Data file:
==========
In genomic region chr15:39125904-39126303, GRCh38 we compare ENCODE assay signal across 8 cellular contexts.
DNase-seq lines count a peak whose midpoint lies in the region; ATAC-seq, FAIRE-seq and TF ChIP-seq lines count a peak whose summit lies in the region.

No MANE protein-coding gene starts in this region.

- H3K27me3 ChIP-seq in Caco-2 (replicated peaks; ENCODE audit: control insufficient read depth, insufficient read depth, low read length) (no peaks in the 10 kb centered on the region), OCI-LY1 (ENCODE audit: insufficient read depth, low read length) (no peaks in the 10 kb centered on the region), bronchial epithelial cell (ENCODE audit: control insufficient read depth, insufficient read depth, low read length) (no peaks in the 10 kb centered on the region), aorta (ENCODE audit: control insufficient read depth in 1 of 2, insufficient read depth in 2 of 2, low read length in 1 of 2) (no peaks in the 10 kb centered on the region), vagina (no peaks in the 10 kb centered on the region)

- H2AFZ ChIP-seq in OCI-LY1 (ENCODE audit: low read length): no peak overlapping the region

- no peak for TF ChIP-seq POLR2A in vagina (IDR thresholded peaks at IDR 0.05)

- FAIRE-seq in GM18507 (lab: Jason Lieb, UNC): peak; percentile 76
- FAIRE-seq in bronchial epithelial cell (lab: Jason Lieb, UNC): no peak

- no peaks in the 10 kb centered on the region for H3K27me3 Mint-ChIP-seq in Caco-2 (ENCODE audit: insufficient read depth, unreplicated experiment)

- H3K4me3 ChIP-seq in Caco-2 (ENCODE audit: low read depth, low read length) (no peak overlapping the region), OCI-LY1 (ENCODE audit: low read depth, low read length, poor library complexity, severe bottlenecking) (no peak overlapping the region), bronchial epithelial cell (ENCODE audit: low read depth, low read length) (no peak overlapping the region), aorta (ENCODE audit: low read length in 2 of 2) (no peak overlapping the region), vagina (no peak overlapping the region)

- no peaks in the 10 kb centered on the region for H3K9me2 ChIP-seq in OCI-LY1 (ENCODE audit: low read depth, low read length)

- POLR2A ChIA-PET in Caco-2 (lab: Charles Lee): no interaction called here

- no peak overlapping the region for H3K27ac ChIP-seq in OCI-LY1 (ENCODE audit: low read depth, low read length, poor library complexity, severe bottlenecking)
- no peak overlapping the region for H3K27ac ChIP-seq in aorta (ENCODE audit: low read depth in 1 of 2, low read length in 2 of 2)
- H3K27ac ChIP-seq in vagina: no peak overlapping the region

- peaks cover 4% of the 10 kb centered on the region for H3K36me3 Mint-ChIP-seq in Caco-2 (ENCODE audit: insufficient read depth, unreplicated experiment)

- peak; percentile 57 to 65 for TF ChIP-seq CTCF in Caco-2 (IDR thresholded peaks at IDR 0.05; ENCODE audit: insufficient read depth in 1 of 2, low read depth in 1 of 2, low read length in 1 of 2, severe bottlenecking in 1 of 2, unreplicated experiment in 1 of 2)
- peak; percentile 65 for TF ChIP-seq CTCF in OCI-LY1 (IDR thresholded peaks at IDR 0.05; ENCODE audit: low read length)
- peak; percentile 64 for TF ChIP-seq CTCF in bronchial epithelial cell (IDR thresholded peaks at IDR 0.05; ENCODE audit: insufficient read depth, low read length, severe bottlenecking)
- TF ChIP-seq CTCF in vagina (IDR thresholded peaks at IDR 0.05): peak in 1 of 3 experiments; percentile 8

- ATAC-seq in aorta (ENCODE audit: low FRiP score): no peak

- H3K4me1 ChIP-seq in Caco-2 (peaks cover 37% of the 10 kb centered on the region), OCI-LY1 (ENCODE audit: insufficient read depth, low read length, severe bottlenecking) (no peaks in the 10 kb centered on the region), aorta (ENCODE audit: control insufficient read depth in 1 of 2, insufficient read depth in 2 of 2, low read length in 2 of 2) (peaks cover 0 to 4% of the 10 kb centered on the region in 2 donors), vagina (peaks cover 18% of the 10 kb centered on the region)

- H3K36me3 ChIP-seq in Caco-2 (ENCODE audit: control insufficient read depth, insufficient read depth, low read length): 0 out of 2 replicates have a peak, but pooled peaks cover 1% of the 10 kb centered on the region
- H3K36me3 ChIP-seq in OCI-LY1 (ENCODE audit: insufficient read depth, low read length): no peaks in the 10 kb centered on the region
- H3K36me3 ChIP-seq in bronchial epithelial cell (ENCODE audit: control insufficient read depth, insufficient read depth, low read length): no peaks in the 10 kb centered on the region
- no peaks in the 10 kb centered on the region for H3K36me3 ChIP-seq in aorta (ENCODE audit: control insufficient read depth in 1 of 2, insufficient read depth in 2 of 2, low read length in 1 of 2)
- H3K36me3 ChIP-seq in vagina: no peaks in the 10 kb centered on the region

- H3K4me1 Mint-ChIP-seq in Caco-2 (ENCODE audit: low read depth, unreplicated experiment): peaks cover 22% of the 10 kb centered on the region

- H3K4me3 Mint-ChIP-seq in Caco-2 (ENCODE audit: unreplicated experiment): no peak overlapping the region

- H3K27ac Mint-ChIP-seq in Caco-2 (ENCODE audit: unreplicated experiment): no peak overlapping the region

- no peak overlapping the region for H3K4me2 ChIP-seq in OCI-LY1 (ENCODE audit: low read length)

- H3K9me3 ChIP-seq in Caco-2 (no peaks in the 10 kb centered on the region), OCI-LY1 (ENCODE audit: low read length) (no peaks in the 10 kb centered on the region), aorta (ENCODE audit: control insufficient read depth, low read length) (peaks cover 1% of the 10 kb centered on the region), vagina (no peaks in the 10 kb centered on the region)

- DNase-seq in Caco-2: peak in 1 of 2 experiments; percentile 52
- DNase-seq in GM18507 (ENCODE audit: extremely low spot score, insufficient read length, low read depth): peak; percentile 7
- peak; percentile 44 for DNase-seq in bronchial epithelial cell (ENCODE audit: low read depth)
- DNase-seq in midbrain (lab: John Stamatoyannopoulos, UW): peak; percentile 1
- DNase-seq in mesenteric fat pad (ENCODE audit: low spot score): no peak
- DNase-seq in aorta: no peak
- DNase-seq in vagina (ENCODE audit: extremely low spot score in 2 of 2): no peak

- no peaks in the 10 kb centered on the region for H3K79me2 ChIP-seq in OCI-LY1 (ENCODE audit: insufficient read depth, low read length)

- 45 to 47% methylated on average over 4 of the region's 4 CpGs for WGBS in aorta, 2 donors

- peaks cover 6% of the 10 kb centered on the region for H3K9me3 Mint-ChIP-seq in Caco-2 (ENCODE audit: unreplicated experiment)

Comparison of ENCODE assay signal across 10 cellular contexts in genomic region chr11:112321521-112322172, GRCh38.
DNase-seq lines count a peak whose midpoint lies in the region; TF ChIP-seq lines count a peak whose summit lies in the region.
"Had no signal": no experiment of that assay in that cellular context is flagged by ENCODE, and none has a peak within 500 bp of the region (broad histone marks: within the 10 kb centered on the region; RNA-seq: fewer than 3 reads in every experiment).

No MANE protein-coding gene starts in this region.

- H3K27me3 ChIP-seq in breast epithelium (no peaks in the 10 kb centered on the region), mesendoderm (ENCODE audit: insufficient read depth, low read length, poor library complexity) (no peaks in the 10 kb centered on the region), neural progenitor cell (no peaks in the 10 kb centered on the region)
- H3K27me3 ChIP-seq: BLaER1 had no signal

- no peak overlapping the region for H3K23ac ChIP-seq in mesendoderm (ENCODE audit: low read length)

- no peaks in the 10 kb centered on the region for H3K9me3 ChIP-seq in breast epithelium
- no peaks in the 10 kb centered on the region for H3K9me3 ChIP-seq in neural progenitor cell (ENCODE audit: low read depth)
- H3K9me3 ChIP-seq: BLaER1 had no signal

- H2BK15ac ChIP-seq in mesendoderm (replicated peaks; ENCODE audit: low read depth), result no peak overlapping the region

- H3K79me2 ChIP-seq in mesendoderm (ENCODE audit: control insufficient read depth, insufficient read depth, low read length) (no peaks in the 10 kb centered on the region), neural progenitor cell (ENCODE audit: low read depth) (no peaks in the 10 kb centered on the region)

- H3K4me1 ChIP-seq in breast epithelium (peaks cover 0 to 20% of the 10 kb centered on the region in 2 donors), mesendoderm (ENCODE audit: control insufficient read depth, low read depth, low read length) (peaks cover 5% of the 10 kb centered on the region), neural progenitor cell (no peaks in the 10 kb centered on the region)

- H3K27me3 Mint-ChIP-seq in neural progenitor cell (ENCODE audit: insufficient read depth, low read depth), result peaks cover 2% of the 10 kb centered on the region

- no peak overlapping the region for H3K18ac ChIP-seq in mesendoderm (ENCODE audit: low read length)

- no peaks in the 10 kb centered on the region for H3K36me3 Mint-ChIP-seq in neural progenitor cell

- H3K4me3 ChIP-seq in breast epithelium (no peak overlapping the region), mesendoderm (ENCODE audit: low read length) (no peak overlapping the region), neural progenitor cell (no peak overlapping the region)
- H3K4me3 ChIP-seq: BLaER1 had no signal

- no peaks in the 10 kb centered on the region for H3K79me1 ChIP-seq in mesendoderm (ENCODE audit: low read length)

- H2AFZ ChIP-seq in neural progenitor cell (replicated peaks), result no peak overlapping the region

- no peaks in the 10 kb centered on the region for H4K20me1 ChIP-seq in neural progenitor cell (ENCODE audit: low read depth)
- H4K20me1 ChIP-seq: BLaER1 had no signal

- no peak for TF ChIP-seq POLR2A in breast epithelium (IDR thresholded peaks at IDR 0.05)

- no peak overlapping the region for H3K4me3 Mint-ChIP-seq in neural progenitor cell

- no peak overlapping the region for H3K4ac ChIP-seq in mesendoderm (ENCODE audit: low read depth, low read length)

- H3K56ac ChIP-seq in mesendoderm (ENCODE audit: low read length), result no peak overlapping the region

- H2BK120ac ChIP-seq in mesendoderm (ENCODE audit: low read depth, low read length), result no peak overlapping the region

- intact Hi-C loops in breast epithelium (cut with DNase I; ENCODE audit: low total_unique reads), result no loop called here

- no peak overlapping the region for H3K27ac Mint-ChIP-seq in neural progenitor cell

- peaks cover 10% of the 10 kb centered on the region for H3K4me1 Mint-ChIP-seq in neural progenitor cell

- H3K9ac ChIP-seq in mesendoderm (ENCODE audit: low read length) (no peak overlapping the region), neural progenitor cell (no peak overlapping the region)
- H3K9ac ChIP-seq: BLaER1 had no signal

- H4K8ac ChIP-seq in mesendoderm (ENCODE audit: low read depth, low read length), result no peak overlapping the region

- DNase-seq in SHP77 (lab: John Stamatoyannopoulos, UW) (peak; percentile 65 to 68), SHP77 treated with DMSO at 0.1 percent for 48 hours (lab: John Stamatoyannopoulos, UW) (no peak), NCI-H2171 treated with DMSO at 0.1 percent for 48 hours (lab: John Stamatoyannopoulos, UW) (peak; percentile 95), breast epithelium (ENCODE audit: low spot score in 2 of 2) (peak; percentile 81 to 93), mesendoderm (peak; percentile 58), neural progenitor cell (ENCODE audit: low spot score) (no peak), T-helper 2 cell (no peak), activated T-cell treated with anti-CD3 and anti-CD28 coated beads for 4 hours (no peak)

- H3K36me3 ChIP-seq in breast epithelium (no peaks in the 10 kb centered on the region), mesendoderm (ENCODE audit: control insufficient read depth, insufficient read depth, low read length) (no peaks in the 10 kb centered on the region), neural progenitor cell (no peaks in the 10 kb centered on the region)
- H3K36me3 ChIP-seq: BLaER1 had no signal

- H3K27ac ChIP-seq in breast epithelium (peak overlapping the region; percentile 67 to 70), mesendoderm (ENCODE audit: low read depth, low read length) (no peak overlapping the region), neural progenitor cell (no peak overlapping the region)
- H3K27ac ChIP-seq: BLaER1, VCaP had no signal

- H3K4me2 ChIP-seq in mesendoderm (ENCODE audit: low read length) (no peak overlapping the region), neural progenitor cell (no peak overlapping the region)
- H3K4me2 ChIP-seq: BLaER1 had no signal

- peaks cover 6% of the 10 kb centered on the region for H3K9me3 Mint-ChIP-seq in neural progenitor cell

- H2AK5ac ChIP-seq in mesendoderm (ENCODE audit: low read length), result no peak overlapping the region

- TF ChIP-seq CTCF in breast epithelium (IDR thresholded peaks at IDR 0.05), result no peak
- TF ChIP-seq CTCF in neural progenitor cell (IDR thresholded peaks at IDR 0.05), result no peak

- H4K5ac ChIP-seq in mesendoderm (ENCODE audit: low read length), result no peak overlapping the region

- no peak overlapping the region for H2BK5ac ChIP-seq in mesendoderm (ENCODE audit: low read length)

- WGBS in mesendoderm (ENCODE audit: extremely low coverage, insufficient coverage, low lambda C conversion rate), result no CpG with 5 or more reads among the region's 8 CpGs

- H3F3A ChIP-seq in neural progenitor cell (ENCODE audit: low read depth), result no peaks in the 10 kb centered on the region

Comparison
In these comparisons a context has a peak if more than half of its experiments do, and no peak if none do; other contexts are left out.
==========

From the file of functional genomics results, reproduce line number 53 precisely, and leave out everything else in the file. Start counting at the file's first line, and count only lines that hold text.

- H2BK15ac ChIP-seq in mesendoderm (replicated peaks; ENCODE audit: low read depth), result no peak overlapping the region